And the pre determined difficulties are all we ever need. Rock Band on hard is okay, but generally easier than I care for. Expert, on the other hand, is usually too much for me. Neither setting is suitable.

If I were playing say.. Bioshock, and all I wanted to do was run and gun and not give a damn.. I could. Even if the game had adaptive difficulty, I could. Because the difficulty would respond to the fact that I was playing in a fashion that involved high volumes of fire and little care about damage taken.

Your point is meaningless because my point is that if you play in a way that is unskilled but fun, an adaptable game will adapt down for you. As I said, an adaptable game with poor adaptation is bad implementation not a failure of principle. You argue that adaptable difficulty is a failure in principle but have utterly failed to make any case as for why.

Re:But that's not all gold (1)

btrain21 (1896518) | more than 4 years ago | (#33511762)

Alright, I agree with you that how adaptable difficulty is implemented is really the key to its success or failure, but I'm still not 100% convinced that a game will always be able to interpret what difficulty the player wants just based on their style of play. If you're running and gunning in Bioshock, you're playing in a distinctly different way that the game can detect and adjust to.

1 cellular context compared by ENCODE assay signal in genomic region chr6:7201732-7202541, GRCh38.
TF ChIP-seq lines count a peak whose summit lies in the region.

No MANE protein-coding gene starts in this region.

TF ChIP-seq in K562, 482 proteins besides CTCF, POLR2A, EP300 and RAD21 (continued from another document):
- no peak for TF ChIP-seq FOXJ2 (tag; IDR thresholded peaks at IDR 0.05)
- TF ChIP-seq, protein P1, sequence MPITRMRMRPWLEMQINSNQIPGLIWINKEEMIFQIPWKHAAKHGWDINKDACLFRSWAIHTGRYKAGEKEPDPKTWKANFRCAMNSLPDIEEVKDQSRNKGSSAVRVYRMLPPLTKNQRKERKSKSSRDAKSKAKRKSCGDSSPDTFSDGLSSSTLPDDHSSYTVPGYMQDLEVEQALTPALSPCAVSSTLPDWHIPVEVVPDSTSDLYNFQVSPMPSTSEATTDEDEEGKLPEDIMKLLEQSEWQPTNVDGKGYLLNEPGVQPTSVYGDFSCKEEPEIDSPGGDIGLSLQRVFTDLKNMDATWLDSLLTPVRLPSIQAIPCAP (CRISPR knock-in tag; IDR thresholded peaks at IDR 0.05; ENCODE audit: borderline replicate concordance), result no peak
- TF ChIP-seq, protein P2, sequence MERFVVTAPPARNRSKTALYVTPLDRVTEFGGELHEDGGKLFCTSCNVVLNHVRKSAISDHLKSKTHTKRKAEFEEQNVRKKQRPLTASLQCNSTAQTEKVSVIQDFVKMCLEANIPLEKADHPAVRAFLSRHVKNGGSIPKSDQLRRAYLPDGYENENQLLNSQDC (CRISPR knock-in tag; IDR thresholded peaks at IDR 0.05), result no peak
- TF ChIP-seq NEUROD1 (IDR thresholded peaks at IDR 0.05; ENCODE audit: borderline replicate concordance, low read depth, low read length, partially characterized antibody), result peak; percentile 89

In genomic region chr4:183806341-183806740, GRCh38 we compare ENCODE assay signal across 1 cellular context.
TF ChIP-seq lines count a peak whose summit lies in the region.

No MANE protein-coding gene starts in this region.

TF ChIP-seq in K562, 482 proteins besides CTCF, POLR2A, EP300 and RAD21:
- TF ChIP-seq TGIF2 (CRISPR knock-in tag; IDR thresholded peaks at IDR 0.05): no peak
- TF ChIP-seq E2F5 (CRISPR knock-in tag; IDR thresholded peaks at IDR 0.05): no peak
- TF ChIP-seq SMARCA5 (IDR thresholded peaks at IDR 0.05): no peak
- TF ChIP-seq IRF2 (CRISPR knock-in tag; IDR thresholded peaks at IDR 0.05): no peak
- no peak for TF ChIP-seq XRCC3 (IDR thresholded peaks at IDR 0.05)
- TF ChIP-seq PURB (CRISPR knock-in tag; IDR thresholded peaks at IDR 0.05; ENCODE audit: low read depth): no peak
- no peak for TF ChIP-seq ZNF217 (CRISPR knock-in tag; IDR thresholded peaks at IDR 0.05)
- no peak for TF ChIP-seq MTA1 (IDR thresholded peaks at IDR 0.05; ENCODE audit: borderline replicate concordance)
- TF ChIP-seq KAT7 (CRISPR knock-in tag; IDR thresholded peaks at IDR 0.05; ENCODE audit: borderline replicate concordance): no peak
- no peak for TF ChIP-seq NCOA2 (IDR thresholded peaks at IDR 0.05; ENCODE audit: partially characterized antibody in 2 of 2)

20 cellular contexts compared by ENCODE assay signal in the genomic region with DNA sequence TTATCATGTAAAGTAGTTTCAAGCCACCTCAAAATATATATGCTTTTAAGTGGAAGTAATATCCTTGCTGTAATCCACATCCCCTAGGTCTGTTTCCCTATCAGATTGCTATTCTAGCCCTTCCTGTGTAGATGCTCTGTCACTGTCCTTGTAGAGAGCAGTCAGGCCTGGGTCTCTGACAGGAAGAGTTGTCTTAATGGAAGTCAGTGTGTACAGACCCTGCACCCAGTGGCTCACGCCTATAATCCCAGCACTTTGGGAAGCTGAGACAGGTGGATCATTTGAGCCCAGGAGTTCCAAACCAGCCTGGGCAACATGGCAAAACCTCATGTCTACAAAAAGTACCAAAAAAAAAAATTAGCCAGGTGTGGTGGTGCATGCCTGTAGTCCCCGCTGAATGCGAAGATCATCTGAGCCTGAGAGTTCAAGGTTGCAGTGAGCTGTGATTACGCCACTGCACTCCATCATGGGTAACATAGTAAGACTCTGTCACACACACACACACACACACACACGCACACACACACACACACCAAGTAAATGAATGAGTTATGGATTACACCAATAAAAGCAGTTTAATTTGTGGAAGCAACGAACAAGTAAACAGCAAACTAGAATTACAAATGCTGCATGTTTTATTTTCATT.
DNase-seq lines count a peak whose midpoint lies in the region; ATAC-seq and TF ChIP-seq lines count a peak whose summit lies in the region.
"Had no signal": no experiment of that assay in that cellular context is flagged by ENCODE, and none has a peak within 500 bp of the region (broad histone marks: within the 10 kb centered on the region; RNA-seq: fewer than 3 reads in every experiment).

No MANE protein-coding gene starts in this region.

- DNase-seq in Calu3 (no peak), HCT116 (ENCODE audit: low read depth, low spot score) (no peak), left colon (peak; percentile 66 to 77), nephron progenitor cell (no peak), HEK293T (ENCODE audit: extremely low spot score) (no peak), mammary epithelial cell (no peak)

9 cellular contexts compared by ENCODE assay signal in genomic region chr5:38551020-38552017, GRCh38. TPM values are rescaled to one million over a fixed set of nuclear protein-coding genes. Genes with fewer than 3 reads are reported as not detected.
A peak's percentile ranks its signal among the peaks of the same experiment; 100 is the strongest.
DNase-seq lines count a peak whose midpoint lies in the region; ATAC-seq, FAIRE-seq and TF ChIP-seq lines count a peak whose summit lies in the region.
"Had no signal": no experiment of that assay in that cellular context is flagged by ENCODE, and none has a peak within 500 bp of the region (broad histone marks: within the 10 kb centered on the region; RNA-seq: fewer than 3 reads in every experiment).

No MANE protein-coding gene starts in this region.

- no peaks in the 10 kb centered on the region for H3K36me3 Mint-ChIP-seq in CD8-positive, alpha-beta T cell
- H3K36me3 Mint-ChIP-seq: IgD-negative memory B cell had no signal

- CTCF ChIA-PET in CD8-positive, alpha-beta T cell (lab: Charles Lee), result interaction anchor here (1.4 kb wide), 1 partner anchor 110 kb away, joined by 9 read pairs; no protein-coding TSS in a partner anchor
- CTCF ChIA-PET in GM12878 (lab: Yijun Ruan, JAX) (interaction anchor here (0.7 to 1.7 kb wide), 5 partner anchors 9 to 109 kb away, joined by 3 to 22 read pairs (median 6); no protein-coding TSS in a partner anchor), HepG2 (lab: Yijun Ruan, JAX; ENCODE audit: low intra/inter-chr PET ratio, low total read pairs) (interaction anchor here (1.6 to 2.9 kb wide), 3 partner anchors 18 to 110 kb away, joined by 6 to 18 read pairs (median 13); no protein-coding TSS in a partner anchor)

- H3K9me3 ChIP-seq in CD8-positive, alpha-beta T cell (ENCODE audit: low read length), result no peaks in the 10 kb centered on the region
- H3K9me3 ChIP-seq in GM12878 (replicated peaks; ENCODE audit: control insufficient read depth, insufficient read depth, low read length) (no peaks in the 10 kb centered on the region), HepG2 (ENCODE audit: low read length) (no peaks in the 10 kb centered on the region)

But what if two players are playing the same way, with the same skill level, but have a different threshold of how many times they die without getting frustrated? The game can't necessarily detect that from in-game data.

For the record, I'm not at all opposed to adaptive difficulty, as long as there are other ways to adjust the gameplay experience (like predetermined difficulty levels)

Re:But that's not all gold (1)

Moridin42 (219670) | more than 4 years ago | (#33512396)

There isn't any reason to eliminate difficulty settings in an adaptive game. Easy may have a different algorithim than hardcore.. or it may just have more lenient limits to the adjustable parameters. So.. for instance, damage taken by players has a lower minimum, damage dealt has a higher minimum, enemy accuracy has higher minimum variance. And, if nothing else at all, having difficulty settings gives the game a starting point, so it doesn't have to learn that I'm not a rank rookie at FPS every time I pick up a new FPS game.

I don't find difficulty the way its done now to be terribly great. Games were hard is good but not really challenging, yet hardcore is just wtf controller-flinging ridiculous. Or games where hard difficulty isn't so difficult, except for a handful of critical challenges that are just stupidly frustrating.

Sadly, the developers that are delivering those type of games are probably going to deliver adaptable difficulty of the same (dubious) quality.